There have been long queues as drive-through restaurants reopen, pubs have sold takeaway pints in the warm weather and supermarket deliveries remain elusive for many.
But what are the Covid-19 risks if you get a takeaway or a delivery?
What about takeaways?
Many local restaurants have reinvented themselves as takeaways.
Covid-19 is a respiratory illness; there is no evidence it can be spread via any food or food packaging. And reputable chains and good restaurant kitchens are most likely to be geared towards professional, hygienic food preparation, meaning there would be minimal risk from a freshly cooked takeaway meal.
With social distancing and extra hygiene measures in place, High Street chains – such as Pret a Manger – now offer customer takeaways and online delivery. Marks and Spencer has reopened 49 of its cafes for takeaway only.
Dozens of KFC outlets are reopening for either delivery or drive-through purchases – or both. McDonald’s and Burger King have also reopened some drive-through restaurants – prompting long traffic queues.
Should I eat with my hands?
If you get a takeaway delivery, the risk of packaging contamination can be minimised.
“Empty the contents [into a clean dish], dispose of the packaging into a refuse bag and wash your hands thoroughly before you eat,” advises Prof Sally Bloomfield, of the London School of Hygiene and Tropical Medicine.
“Take food out of a container with a spoon and eat it with a knife and fork – not your fingers.”
It might be better in the current circumstances to order hot, freshly cooked food, rather than cold or raw items. The Food Standards Agency does stress the risk from food is low and “there is no reason to avoid having ready-to-eat food delivered if it has been prepared and handled properly”.
For the most cautious and vulnerable though, careful preparation and cooking may be reassuring.
“With a pizza for example, if you wanted to be really safe, you could even pop it into the microwave for a couple of minutes,” Prof Bloomfield adds.
What about takeaway drinks?
Some licensed premises – forced to shut because of the coronavirus restrictions – have continued to sell drinks to takeaway customers.
Pubs and bars should enforce social distancing and extra hygiene measures if they are open – such as making sure staff wear gloves when handling disposable cups.
It is legal to drink in public in the UK, except in areas where Public Space Protection Orders are in place. Local councils in Scotland set their own rules on when and where you can drink. But social distancing rules remain, and the police have powers to confiscate alcohol and move people on.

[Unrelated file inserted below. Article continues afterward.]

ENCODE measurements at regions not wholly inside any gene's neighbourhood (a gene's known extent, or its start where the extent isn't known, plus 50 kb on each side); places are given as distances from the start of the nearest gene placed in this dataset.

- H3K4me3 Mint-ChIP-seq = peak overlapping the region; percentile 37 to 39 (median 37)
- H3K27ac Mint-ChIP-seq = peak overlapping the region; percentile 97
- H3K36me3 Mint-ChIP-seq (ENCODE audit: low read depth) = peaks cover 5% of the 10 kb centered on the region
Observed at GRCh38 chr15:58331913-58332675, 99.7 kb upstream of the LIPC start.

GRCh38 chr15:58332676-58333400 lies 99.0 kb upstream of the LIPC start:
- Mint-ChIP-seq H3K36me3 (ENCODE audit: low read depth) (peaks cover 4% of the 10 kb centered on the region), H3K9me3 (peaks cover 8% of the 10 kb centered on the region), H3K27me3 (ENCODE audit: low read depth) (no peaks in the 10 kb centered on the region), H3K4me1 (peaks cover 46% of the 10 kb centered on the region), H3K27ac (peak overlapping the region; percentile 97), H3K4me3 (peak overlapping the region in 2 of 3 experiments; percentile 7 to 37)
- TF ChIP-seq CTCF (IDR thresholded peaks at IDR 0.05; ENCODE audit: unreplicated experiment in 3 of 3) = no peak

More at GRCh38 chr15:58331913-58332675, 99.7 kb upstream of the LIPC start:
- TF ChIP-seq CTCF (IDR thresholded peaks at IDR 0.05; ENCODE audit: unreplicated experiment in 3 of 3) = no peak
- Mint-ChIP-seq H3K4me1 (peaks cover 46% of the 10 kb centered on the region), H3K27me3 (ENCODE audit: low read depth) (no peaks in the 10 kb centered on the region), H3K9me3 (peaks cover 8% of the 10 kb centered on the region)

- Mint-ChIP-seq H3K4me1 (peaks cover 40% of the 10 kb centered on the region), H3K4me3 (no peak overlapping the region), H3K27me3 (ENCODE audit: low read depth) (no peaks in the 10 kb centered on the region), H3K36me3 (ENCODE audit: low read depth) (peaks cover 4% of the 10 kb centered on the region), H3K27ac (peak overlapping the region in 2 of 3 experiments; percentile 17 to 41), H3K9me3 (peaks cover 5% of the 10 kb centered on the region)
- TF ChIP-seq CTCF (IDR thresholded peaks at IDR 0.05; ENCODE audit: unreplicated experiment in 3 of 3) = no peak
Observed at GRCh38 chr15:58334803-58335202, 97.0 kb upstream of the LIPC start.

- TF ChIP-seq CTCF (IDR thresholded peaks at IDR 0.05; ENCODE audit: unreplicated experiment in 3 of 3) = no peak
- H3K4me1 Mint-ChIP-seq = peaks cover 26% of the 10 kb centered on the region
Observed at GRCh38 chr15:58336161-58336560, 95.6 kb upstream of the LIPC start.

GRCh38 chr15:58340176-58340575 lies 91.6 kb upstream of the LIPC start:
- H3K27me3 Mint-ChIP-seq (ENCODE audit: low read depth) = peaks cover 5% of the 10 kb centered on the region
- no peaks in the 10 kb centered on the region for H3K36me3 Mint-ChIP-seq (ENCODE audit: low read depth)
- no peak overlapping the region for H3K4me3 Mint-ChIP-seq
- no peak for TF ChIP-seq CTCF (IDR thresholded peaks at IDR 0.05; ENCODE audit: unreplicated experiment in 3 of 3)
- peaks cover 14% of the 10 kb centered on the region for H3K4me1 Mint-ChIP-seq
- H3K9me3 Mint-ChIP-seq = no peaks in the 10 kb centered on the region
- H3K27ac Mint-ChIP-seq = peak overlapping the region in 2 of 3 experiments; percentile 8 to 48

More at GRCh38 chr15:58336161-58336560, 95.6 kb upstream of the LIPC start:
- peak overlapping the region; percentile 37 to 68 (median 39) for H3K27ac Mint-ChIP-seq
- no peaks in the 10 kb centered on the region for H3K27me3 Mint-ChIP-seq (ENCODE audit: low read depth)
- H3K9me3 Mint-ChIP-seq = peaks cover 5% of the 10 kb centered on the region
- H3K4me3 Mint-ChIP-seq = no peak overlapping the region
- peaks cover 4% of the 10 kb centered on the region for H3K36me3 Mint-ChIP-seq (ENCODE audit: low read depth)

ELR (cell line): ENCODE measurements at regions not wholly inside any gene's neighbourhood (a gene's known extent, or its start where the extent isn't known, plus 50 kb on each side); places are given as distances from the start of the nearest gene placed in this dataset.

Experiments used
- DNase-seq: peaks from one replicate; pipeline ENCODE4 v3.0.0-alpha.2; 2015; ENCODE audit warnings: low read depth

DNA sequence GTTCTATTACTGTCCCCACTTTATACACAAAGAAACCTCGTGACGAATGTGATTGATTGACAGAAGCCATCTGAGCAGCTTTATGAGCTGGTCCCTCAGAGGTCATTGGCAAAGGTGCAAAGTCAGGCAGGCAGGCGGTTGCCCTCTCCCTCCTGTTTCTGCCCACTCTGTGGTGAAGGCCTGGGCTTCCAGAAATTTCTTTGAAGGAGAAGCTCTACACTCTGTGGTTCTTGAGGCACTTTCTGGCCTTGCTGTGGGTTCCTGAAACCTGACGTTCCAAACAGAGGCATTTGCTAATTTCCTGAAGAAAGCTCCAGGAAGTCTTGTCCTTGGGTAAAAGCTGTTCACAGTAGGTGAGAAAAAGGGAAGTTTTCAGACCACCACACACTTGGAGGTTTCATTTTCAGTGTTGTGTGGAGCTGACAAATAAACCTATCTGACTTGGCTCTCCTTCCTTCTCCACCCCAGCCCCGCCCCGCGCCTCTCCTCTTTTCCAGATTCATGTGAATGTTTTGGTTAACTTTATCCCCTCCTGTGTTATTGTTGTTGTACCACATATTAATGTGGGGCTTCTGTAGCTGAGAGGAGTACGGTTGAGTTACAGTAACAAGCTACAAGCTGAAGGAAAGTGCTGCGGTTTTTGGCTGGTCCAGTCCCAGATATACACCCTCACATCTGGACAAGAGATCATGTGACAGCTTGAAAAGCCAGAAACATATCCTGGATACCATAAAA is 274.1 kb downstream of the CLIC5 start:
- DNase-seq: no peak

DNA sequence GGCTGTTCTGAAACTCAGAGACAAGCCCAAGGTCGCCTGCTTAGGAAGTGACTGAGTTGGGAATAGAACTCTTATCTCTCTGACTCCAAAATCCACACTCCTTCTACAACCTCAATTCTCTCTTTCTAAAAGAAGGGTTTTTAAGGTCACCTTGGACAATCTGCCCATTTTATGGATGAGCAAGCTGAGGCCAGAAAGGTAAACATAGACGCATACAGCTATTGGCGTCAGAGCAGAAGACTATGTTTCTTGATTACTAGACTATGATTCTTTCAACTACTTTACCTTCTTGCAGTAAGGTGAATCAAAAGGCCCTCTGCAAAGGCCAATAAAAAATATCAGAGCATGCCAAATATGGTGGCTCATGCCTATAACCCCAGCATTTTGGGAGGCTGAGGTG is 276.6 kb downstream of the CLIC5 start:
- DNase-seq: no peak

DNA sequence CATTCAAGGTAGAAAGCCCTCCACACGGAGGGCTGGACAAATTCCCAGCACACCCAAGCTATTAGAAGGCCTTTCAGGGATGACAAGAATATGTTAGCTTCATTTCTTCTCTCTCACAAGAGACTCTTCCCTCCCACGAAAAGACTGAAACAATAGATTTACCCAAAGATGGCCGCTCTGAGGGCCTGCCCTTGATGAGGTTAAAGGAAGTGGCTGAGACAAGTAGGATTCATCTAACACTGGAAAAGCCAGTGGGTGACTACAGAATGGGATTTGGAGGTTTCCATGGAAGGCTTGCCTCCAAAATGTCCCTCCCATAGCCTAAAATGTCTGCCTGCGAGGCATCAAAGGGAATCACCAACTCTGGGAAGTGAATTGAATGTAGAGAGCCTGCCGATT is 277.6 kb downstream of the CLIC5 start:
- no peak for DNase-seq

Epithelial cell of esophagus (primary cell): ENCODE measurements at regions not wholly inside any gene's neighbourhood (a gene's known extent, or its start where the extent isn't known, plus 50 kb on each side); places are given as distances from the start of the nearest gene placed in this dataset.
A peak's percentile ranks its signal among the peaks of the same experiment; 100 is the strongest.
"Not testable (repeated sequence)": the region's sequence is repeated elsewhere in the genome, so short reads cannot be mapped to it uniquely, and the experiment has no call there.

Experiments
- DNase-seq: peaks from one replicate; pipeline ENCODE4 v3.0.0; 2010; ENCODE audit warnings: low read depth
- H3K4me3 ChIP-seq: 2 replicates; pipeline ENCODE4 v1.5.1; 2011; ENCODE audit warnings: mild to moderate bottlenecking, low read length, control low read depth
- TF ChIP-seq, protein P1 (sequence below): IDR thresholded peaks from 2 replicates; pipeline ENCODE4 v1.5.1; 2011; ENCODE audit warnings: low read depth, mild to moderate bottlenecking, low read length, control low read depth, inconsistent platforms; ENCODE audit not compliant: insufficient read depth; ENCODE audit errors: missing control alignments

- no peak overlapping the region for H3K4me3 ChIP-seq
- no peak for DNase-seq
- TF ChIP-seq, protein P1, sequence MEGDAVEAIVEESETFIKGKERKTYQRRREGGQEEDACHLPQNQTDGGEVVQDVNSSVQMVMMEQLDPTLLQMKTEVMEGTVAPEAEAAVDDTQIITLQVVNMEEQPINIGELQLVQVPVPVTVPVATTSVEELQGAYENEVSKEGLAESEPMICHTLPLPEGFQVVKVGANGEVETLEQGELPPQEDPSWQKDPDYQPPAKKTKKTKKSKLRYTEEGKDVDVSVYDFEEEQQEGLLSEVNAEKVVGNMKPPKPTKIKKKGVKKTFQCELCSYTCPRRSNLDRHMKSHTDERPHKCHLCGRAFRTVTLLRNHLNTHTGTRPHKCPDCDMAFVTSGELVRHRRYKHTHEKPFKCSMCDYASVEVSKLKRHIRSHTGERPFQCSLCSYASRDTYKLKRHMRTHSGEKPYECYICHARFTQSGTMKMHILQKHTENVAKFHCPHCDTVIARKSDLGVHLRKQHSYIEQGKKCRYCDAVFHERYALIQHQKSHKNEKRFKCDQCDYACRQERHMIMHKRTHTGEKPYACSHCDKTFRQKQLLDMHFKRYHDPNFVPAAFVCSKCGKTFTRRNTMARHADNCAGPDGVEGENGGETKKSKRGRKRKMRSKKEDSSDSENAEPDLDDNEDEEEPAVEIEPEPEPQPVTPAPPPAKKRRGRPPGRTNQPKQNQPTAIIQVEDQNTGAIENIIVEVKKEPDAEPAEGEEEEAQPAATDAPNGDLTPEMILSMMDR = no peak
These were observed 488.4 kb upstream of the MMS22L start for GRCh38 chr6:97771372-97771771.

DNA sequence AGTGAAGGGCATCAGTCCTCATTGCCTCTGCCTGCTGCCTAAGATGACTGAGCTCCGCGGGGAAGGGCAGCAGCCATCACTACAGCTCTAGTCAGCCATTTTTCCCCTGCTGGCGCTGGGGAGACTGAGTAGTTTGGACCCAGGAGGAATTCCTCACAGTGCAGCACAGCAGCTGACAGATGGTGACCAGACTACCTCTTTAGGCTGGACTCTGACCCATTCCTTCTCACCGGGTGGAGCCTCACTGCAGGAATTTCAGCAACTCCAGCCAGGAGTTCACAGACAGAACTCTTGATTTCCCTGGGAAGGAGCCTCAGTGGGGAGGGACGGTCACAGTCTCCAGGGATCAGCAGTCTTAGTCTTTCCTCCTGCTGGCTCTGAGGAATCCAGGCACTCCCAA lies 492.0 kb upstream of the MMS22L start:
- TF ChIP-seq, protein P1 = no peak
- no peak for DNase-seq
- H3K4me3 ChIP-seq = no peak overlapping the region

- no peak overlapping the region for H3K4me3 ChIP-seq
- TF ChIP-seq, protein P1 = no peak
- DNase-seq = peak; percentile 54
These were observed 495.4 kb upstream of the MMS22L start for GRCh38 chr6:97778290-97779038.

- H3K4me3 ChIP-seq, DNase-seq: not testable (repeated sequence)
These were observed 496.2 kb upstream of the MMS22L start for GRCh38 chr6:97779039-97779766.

How safe are supermarket deliveries?
Delivery slots permitting, a home food drop is less risky than a trip to a supermarket as you will avoid other shoppers.
Any risk would be the possible contamination of food or packaging – handled by other people – or from the delivery driver.
You could leave a note on your door asking drivers to ring the bell and step back, but Prof Bloomfield says there’s no such thing as “zero risk”.
“For contained or packaged goods, either store them for 72 hours before using them – or spray and wipe plastic or glass containers with bleach [carefully diluted as directed on the bottle].
“For unwrapped fresh goods, which could have been handled by anyone – wash thoroughly under running water and leave to dry,” she adds.
Prof Alison Sinclair, a virology expert from the University of Sussex, adds: “There should be no more risk from using online deliveries than using a friend or volunteer to collect groceries for you.”
Some experts also advise using plastic bags only once during this pandemic.
But if I do go to the supermarket?
Coronavirus spreads when an infected person coughs small droplets – packed with the virus – into the air. These can cause an infection if they are breathed in, or potentially if you touch a surface they have landed on.
So going shopping and mixing with other people does carry a risk. That is why social distancing – keeping at least 2m (about 6ft) from others – is so important, and many shops are enforcing it.
Supermarkets can provide an “ideal setting” for virus transfer, says Prof Bloomfield. “Many people are touching and replacing items, checkout belts, cash cards, car park ticket machine buttons, ATM payment buttons, paper receipts etc… Not to mention being in the proximity of several other people.”
There are ways to offset these risks:
- Wash hands for 20 seconds with soap and water, or with alcohol-based hand sanitiser before and after shopping
- Treat surfaces as if they may be contaminated, meaning you avoid touching your face after handling shopping trolleys, baskets, packages and produce
- Use contactless payment methods